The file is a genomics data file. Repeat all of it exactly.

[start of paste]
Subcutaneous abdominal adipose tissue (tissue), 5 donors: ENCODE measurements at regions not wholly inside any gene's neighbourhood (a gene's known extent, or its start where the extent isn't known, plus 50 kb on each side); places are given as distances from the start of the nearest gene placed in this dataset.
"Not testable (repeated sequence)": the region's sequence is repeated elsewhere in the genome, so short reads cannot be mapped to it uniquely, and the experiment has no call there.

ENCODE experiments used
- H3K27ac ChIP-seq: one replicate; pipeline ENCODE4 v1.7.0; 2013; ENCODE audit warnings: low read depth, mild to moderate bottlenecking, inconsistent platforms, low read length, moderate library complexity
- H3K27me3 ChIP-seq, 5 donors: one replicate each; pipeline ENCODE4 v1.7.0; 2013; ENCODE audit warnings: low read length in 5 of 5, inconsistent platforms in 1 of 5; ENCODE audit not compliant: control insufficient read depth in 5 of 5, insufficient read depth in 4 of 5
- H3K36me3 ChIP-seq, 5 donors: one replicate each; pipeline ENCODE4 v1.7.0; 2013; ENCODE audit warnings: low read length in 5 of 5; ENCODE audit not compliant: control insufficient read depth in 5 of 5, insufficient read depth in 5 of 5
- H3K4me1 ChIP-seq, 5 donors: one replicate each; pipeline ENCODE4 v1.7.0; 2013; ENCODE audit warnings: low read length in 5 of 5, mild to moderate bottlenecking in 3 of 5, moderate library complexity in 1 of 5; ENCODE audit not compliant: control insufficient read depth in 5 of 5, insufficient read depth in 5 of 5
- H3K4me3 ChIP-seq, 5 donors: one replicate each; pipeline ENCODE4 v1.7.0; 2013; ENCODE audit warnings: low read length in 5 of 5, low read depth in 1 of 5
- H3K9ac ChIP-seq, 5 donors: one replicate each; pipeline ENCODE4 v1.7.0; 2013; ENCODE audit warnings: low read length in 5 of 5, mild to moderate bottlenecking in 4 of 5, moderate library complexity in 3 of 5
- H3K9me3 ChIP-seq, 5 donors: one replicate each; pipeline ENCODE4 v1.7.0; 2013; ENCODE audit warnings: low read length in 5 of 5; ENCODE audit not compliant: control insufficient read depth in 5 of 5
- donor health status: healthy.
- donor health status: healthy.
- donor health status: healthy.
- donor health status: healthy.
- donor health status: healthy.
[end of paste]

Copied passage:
Subcutaneous abdominal adipose tissue (tissue), 5 donors: ENCODE measurements at regions not wholly inside any gene's neighbourhood (a gene's known extent, or its start where the extent isn't known, plus 50 kb on each side); places are given as distances from the start of the nearest gene placed in this dataset.
"Not testable (repeated sequence)": the region's sequence is repeated elsewhere in the genome, so short reads cannot be mapped to it uniquely, and the experiment has no call there.

ENCODE experiments used
- H3K27ac ChIP-seq: one replicate; pipeline ENCODE4 v1.7.0; 2013; ENCODE audit warnings: low read depth, mild to moderate bottlenecking, inconsistent platforms, low read length, moderate library complexity
- H3K27me3 ChIP-seq, 5 donors: one replicate each; pipeline ENCODE4 v1.7.0; 2013; ENCODE audit warnings: low read length in 5 of 5, inconsistent platforms in 1 of 5; ENCODE audit not compliant: control insufficient read depth in 5 of 5, insufficient read depth in 4 of 5
- H3K36me3 ChIP-seq, 5 donors: one replicate each; pipeline ENCODE4 v1.7.0; 2013; ENCODE audit warnings: low read length in 5 of 5; ENCODE audit not compliant: control insufficient read depth in 5 of 5, insufficient read depth in 5 of 5
- H3K4me1 ChIP-seq, 5 donors: one replicate each; pipeline ENCODE4 v1.7.0; 2013; ENCODE audit warnings: low read length in 5 of 5, mild to moderate bottlenecking in 3 of 5, moderate library complexity in 1 of 5; ENCODE audit not compliant: control insufficient read depth in 5 of 5, insufficient read depth in 5 of 5
- H3K4me3 ChIP-seq, 5 donors: one replicate each; pipeline ENCODE4 v1.7.0; 2013; ENCODE audit warnings: low read length in 5 of 5, low read depth in 1 of 5
- H3K9ac ChIP-seq, 5 donors: one replicate each; pipeline ENCODE4 v1.7.0; 2013; ENCODE audit warnings: low read length in 5 of 5, mild to moderate bottlenecking in 4 of 5, moderate library complexity in 3 of 5
- H3K9me3 ChIP-seq, 5 donors: one replicate each; pipeline ENCODE4 v1.7.0; 2013; ENCODE audit warnings: low read length in 5 of 5; ENCODE audit not compliant: control insufficient read depth in 5 of 5
- donor health status: healthy.
- donor health status: healthy.
- donor health status: healthy.
- donor health status: healthy.
- donor health status: healthy.